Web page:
But perhaps his greatest calling has been to mentor youth for nearly 40 years through the national Big Brothers Big Sisters program. A former national “Big Brother of the Year,” Long has mentored a total of seven young men through the Big Brothers program and has been influential in encouraging other men and women to give back to their community through mentoring and speaking into the lives of young people.
Long says he feels a particular calling to reach out to the many African-American boys and young men who have no fathers and few positive role models available to them.
“African-American boys are the civil rights issue of today,” he says. “We must reach out to them and show them the way, just like Dr. King and a few other key men reached out to me and my generation. We can't afford to sit by and let hatred, violence, poverty and hopelessness define their futures.”
Long adds that he has been powerfully motivated by the memory of the four girls who died that day in Birmingham's 16th Street Baptist Church.
“Addie Mae, Cynthia, Carole and Denise didn't get the chance to impact their families and their communities,” Long says. “That was stolen from them, so I and others who survived that day are standing in their place. We're making a difference in their names.”
Bishop Lowe agrees with that motivation.
“These were four young, innocent girls,” he says. “We can honor their memories by recognizing that anytime there is hatred of any human being, there is the unpleasant reality that even the innocent will be hurt. We can honor them by learning to overcome our biases and hatred of one another and learn to forgive and allow God to administer true righteous judgment.”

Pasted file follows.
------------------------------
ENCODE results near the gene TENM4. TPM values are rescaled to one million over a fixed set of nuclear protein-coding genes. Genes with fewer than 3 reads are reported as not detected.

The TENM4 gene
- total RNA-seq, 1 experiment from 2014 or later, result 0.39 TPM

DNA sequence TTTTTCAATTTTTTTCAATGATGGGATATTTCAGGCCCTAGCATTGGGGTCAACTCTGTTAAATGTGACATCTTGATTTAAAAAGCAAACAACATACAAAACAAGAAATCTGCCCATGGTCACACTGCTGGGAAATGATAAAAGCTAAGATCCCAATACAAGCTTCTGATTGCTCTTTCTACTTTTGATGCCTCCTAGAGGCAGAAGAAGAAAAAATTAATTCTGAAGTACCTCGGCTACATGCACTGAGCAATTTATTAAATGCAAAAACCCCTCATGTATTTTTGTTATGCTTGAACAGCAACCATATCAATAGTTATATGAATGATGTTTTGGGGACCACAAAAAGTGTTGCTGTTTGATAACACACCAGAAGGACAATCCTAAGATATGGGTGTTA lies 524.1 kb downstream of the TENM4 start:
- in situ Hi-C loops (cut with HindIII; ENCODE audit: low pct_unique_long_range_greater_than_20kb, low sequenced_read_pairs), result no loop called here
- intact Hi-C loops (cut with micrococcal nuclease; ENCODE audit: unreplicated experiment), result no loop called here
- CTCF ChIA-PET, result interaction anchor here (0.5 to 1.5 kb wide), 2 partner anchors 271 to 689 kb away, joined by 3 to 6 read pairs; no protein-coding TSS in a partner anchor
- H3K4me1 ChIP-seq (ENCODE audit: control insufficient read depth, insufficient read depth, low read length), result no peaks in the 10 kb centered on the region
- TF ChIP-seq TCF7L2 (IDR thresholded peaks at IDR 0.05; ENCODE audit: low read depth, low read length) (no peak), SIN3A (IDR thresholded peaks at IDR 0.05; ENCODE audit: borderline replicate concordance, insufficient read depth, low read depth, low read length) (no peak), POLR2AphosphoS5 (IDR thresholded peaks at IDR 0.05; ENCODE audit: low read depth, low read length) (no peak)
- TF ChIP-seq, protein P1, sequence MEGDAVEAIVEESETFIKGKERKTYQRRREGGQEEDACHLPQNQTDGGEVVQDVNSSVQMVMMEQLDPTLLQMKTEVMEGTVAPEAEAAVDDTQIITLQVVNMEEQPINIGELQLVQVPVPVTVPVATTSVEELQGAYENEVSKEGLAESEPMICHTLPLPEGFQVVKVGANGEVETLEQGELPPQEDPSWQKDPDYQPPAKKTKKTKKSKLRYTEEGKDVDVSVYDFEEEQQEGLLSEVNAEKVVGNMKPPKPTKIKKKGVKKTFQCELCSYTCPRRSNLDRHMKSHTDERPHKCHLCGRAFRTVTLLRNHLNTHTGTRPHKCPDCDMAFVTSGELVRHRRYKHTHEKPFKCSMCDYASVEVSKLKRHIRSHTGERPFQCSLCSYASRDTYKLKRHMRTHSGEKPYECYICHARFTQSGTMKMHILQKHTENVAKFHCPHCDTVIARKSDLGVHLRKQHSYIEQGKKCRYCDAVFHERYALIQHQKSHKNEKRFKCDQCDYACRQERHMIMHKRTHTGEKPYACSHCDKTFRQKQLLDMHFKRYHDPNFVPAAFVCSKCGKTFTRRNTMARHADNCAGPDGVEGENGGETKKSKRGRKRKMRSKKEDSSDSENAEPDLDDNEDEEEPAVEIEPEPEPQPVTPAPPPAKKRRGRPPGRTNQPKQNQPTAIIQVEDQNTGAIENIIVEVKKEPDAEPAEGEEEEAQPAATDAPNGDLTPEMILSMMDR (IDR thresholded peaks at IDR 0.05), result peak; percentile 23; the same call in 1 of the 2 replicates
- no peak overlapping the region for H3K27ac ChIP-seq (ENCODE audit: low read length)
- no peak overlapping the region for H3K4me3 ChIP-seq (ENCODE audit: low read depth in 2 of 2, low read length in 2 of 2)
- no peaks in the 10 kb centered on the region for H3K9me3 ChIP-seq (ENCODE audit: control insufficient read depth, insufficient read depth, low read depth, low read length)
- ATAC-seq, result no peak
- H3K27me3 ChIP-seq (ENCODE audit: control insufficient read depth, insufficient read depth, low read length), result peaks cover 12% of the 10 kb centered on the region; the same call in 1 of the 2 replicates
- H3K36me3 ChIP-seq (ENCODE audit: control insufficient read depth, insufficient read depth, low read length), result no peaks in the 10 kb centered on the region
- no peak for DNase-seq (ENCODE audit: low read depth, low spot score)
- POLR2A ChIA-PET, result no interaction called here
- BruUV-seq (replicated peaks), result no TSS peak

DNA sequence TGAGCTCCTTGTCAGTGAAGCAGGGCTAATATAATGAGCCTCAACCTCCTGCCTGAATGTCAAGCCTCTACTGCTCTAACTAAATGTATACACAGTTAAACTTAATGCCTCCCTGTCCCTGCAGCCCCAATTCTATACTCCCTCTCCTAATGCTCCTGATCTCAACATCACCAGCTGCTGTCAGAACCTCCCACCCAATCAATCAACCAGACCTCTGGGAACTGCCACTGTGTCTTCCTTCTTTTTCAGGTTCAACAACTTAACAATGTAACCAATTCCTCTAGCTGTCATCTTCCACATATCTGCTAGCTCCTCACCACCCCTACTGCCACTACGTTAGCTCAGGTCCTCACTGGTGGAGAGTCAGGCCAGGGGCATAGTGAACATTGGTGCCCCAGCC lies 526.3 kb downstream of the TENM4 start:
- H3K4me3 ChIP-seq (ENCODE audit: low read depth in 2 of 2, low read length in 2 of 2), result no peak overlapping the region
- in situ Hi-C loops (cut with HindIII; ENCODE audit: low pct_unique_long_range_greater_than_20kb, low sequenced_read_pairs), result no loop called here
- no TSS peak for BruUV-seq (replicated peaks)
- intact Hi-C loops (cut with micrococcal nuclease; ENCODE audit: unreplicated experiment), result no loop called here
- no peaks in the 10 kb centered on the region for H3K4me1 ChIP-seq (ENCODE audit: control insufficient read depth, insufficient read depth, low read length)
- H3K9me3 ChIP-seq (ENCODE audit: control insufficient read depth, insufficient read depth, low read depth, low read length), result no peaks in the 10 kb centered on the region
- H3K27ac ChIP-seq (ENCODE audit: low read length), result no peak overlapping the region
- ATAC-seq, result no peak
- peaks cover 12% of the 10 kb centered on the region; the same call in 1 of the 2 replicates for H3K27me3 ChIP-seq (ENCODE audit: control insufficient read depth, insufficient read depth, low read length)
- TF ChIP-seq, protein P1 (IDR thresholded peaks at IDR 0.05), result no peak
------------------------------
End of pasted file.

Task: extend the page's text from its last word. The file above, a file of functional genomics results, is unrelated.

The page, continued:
Lowe says that while he, like many other children who were in the church that day, was a victim of violence and hatred, he has "made a conscious choice over the years not to be known as a victim, but rather a victor over that violence and hatred.”
On Sept. 14, Lowe and his church will sponsor a reunion for all those who survived the Birmingham bombing—the first time such a reunion has taken place.
“In addition to remembering those who died, we want to honor those who survived this despicable act, who struggled through the pain and raw emotions, and who are living testimonies of God's mercy and forgiveness,” he says.
Lowe says one of his goals in bringing the survivors together is “to embrace and comfort those who may be still hurting and broken as a result of that horrific event, and say to them, 'Let us take confidence in Christ and know that we shall overcome.'”
Trinity Broadcasting Network will be on hand to record some of the poignant moments of this unique and historic reunion and will include them in the broadcasts of the programs commemorating the 50th anniversary of the Birmingham bombing.